“Tanned skin is damaged skin and we need to shatter the myth that tanned skin is a sign of health.”

 

The Prevent Cancer Foundation was extremely pleased with the release of the U.S. Surgeon General’s Call-to-Action to Prevent Skin Cancer. At the recent press conference, Assistant Secretary for Health Howard K. Koh, MD, MPH, Acting Surgeon General Rear Admiral Boris D. Lushniak, MD, MPH, and melanoma survivor Stacey Escalante launched the call-to-action.

Background
Messages from all speakers were clear: we need to promote prevention because skin cancer is preventable. Stay out of the tanning bed and make sure to lather up and repeat applications of sunscreen with an SPF of 15 or higher. Why? Skin cancer remains the most commonly diagnosed cancer in the U.S. Approximately 63,000 new cases and 9,000 deaths are attributable to melanoma (the deadliest form of skin cancer) each year with a price tag of over $8 billion. The number of Americans diagnosed with skin cancer in the last three decades outpaces the diagnoses for all other cancers combined. While the incidence for many other cancers decreases, the melanoma incidence has tripled over the past 25 years. This is an outrage for a disease that is largely preventable.

One in three Americans get sunburned every year, drastically increasing their chance to develop skin cancer. Additionally, indoor tanning devices, which are a known human carcinogen, are linked to 400,000 cases of skin cancer each year including 6,000 melanomas. We must change the social norms regarding tanning, much as they have for tobacco use. As a nation, we must promote prevention and public health where people live, labor, learn, pray, and play.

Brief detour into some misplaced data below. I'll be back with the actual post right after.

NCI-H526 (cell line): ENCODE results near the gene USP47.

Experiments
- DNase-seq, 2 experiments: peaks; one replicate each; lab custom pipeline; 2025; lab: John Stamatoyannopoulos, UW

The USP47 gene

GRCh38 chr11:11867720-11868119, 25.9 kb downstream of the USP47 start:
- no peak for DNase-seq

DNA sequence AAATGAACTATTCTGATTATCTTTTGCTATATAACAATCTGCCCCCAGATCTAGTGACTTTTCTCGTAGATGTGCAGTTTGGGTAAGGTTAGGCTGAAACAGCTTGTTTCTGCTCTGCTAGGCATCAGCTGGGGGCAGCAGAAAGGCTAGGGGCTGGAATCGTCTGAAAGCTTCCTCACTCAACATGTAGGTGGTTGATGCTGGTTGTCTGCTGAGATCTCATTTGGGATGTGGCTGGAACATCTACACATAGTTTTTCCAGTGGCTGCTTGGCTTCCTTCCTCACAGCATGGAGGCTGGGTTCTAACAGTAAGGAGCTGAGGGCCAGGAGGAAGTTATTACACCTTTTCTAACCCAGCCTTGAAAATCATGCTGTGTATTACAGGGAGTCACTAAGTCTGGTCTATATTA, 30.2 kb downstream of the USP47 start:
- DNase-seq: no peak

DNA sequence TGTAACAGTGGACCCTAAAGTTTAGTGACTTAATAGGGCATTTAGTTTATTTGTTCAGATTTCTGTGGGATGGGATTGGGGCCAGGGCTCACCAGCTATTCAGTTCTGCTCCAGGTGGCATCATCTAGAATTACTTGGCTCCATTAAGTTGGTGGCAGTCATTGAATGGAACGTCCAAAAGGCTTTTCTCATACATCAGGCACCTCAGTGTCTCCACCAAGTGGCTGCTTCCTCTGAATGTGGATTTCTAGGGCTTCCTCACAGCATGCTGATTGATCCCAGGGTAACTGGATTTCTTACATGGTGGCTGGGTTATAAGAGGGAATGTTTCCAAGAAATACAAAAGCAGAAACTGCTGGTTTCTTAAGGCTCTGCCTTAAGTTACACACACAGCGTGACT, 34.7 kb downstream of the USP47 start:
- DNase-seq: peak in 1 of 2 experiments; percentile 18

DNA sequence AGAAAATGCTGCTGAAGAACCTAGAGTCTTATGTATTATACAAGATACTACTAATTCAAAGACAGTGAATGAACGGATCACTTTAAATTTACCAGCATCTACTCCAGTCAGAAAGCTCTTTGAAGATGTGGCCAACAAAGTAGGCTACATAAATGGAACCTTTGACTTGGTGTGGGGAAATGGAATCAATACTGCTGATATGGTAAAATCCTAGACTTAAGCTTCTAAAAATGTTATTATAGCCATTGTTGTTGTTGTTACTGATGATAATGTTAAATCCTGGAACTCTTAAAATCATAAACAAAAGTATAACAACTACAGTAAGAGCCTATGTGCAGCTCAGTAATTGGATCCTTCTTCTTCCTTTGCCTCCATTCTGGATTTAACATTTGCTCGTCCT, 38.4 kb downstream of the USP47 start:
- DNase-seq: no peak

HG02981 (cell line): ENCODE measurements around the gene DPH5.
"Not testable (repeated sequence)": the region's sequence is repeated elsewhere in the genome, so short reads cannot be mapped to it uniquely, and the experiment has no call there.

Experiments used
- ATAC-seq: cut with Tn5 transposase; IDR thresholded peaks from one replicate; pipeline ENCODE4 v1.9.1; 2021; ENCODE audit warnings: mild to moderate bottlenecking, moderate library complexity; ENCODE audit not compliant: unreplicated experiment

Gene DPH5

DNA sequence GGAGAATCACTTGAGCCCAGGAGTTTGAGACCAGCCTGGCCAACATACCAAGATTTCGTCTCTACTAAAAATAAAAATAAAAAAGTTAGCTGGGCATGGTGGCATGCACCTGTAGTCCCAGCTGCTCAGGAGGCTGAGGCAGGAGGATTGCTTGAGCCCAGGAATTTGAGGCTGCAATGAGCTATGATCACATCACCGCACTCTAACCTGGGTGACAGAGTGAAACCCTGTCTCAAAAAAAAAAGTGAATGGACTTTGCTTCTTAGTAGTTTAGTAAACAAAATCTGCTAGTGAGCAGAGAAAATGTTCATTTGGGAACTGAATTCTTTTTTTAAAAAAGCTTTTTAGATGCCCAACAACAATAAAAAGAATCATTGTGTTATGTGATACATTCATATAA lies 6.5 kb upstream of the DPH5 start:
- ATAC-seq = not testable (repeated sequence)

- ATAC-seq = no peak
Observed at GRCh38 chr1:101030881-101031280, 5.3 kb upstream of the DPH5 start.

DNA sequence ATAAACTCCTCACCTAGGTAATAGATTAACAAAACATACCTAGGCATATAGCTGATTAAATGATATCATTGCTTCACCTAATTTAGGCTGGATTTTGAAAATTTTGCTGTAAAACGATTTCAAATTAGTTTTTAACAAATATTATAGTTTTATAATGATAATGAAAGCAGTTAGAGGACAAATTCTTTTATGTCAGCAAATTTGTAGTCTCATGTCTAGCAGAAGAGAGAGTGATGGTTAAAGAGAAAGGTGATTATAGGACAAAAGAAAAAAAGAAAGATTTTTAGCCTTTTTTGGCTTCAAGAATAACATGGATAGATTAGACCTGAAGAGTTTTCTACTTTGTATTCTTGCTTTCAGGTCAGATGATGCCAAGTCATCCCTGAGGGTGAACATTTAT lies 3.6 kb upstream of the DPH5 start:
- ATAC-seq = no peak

“Tanned skin is damaged skin and we need to shatter the myth that tanned skin is a sign of health,” said RADM Lushniak. Physical fitness and outdoor activities are critical for overall wellness, and everyone needs to be sun smart, with proper (and repeated) sunscreen application, the use of protective clothing and sunglasses, and minimal exposure during peak UV hours. Business, healthcare, education, government, and nonprofit sectors, along with families and individuals must work together to address skin cancer in an aggressive fashion.

During the press conference RADM Lushniak outlined the five overarching goals of the call-to-action:

  1. Increase opportunities for sun protection in outdoor settings.
  2. Provide individuals with the information they need to make informed, healthy choices about UV exposure.
  3. Promote policies that advance the national goal of preventing skin cancer.
  4. Reduce harms from indoor tanning.
  5. Strengthen research, surveillance, monitoring, and evaluation related to skin cancer prevention.

Advocacy
Skin cancer advocate and stage III melanoma survivor Stacey Escalante told her story as a 32 year old mother of two in seemingly great health who surprisingly learned that she had the disease and that it had spread to other parts of her body. She said, “I didn’t know that skin cancer could go inside your body and kill you.” As a Latina, she said that no one is immune to skin cancer, regardless of their skin tone. She is now on a crusade to help others through personal advocacy and pushing to enact skin safety laws, particularly those banning minors from using tanning beds. Ms. Escalante ended by saying, “Don’t become a statistic. Skin cancer can kill you.”

The overall message: It comes down to you. You can act to prevent skin cancer for yourself and those around you.

Learn more about the Surgeon General’s Call to Action on Skin Cancer Prevention. Don’t forget to become a Prevent Cancer Foundation advocate to continue to learn about policy and advocacy initiatives to Stop Cancer Before it Starts!